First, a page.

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Technology

This Brain-Reading Tool Can Teach You A New Skill In No Time

By measuring how hard the brain is working, the BACh system knows when to give a learner new information.

This Brain-Reading Tool Can Teach You A New Skill In No Time

Johann Sebastian Bach (1685-1750), German musician and composer playing the organ, circa 1725. From a print in the British Museum.

[Photo: Rischgitz, via Wikimedia Commons]

Beste Yuksel could soon put a lot of piano teachers out of work.

The Ph.D candidate at Tufts University in Massachusetts has created a tool that helps students learn the instrument faster and with more accuracy than they would under the watchful eye of a traditional teacher, or while practicing on their own. Called BACh, for Brain Automated Chorales (and an obvious nod to one of history’s most prolific composers), the system has one major advantage over human teachers: It can read your brain.

Beste Yuksel

"BACh is an example of where we hope the future of brain-computer interfaces go," Yuksel says. Before pursuing her Ph.D at Tufts, she first got two master's degrees, one in computer science and the other in neuroscience. Now she's interested in where those two topics intersect. "My hope is that brain-computer interfaces are used by everybody every day, and that it helps their quality of life," she says.

The BACh system measures something called "cognitive load," which is a fancy term for how much mental exertion is required to learn something new. The traditional method for learning the piano is one hand at a time. Once a student can get through a line on the right hand, they move on to the left hand. But there’s no way to tell how hard their brain has to work to get through that line. Some people might breeze through it quickly, and their cognitive load is low, which means they’re truly ready to move on. Others may have to work really hard, so their cognitive load is heavy, and they’re at risk for mental exhaustion. "That could indicate that they’re overloaded and you need to decrease the amount of information," Yuksel explains.

When we learn something new, we’re kind of operating in the dark with regard to how well our brains are actually absorbing the information. We could overwork ourselves and not realize it. It’s only when we show up for an exam or have to perform that new piece of music that we know if all that practice actually worked. "It’s very hard for people to be self-reflective about their own cognitive state and workload," Yuksel says.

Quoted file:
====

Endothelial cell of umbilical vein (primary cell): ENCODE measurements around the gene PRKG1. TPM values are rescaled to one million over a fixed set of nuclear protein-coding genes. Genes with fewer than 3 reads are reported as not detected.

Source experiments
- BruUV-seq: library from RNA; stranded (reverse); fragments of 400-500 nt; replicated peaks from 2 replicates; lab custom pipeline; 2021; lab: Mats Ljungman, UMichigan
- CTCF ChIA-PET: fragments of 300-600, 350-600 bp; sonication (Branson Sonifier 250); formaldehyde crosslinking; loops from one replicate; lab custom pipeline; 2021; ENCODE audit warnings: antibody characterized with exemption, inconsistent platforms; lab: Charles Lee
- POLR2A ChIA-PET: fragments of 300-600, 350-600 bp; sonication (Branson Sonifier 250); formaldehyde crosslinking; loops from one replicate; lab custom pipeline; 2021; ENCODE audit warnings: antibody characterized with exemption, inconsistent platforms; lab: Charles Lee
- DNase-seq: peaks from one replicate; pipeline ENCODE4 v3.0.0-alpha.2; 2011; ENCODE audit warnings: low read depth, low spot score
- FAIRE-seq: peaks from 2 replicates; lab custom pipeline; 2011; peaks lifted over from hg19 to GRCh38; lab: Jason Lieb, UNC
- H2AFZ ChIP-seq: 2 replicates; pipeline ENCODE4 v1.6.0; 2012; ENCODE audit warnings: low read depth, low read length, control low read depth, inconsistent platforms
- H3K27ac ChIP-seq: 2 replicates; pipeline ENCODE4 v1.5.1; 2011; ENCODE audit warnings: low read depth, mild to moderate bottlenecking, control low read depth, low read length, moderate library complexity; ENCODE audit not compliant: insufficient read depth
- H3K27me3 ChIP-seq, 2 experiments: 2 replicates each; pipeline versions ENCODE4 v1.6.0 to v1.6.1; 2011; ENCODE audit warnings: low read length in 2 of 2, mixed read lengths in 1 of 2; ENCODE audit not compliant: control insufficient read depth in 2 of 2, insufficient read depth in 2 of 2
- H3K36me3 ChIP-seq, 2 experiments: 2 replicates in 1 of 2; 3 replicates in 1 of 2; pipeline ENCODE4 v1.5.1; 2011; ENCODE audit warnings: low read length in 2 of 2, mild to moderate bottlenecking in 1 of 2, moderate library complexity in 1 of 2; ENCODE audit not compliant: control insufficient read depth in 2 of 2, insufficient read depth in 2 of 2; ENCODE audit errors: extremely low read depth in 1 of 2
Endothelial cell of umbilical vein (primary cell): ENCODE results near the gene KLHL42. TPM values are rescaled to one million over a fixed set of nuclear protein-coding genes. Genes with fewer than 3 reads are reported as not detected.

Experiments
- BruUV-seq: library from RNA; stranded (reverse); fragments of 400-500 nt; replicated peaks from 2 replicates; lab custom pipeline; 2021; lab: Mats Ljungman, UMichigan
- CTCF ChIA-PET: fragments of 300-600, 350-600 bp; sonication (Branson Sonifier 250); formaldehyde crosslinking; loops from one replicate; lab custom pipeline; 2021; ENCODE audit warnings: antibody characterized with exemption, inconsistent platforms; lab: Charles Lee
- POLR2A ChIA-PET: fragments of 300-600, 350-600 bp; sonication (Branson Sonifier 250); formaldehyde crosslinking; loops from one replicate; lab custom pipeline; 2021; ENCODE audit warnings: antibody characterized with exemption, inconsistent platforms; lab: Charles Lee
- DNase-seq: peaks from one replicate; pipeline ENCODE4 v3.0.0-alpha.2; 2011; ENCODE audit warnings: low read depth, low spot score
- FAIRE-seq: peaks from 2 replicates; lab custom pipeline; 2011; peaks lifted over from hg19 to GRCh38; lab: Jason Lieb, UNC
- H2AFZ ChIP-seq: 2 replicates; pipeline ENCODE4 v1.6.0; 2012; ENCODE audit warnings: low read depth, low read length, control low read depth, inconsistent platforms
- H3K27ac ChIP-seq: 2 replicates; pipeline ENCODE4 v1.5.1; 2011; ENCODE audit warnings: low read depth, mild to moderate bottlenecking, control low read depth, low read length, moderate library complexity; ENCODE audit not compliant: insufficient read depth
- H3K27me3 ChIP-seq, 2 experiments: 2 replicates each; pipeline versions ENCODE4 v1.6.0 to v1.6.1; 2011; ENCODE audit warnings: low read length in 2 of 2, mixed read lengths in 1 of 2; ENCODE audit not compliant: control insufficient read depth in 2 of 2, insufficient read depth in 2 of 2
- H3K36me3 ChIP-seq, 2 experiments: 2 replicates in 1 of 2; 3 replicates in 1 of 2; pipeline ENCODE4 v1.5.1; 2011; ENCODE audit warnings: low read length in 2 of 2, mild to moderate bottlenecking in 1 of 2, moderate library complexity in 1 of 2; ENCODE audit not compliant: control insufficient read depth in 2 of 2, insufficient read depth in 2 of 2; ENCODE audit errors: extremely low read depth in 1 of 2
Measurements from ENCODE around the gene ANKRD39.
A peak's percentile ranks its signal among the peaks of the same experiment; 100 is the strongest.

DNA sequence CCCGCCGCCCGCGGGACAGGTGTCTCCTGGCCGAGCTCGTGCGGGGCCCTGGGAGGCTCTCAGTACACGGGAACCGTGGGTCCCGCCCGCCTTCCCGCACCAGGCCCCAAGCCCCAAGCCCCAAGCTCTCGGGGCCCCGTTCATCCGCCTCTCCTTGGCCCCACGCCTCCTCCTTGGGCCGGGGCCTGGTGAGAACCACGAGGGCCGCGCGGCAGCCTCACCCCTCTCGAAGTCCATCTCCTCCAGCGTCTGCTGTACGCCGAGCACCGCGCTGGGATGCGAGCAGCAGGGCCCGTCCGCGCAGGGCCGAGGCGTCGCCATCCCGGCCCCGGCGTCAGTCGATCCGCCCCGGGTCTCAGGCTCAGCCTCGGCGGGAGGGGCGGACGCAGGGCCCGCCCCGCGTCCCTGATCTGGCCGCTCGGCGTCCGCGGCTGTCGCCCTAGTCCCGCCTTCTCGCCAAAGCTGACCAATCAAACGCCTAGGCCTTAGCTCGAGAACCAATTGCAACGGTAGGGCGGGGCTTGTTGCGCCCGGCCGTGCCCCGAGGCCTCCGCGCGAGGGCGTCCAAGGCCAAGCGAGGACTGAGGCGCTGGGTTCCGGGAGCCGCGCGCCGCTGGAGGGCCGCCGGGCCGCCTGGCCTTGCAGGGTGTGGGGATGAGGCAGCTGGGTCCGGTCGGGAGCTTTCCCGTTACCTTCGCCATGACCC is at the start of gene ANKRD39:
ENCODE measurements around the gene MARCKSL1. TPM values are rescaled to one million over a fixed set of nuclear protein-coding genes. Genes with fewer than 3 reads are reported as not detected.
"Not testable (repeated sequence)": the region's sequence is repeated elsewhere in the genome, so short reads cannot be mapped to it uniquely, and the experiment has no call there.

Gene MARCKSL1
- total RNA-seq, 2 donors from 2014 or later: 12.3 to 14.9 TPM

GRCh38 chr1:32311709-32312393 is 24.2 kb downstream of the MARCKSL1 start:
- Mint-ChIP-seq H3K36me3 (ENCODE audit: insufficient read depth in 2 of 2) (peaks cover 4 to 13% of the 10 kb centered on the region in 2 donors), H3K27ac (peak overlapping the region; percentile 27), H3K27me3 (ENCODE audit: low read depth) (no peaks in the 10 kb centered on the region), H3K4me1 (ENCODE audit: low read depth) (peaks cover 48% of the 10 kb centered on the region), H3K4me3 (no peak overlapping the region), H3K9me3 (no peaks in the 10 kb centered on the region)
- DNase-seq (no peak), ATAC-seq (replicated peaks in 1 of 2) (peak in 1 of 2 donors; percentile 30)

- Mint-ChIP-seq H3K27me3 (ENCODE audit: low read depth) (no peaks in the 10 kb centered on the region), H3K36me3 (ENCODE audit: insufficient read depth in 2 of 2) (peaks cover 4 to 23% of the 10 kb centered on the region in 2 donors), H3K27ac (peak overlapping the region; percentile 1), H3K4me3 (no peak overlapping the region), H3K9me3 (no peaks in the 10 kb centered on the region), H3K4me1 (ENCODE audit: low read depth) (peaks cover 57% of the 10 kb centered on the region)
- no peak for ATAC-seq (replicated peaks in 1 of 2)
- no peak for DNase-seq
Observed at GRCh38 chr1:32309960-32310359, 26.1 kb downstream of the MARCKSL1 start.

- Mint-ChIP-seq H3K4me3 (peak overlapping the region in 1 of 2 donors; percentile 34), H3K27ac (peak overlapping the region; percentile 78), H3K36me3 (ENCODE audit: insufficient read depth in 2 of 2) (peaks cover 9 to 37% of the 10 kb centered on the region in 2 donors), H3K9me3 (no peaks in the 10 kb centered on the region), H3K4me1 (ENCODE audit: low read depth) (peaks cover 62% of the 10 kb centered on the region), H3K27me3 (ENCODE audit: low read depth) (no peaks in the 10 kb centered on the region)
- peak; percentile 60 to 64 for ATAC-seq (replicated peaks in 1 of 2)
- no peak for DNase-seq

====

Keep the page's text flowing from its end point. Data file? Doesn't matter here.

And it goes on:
An observant teacher might be able to tell when a student is ready to learn new material, but a computer can do it much better by actually peering inside their brain. BACh users wear special sensors attached to their foreheads that measure blood flow in the prefrontal cortex, which serves as the brain’s control center for higher cognitive functions like multitasking, decision making, and short-term memory. "When you think," Yuksel explains, "your heart pumps more blood and more oxygen to that part of the brain."

Based on blood flow, BACh can tell how hard a student’s brain is working, and only releases a new line of music once the learner’s cognitive load is light, indicating they’ve mastered the first line with ease. And so far, the technology proves really promising. In one study, people who learned new songs using BACh played more correct notes and made fewer mistakes than those participants learning on their own. They also played the piece faster than the control group. And these weren’t experts—Yuksel only recruited beginners for the study.

"It’s the first time we have this objective physical measurement of cognitive load that helps people learn in real time," Yuksel says. Now she and her adviser, Robert Jacob, a professor of computer science, are working on using BACh to measure emotions as well as cognitive load. "For example, if frustration or anxiety are high while workload is high, it could indicate they are overloaded," she says. "Then I would decrease the amount of information or offer to help."

While we've got some work to do before we can plug our brains into a computer and download information, Matrix-style, Jacob envisions a future where our devices come with built-in mini-BACh systems that work with a wearable, so students can track their own mental load. In fact, his colleagues in the electrical engineering department are already working on prototypes. "Imagine this attached to your phone or Google Glass," he says. "There’s nothing preventing this. It’s doable."

For Yuksel, piano is just the first of many possible applications. She says BACh could be used to teach almost any new skill, from math to foreign language. "You could design the system however you want," she says. "If you were teaching little kids how to read, you could start with the letters of the alphabet and build onto two-letter words. As long as it’s a task that can be broken down into different levels of difficulty, you can increase the difficulty as cognitive load falls below a certain threshold. You could design for little children up to graduate-level electrical engineers. This system is a first step, but a powerful one."

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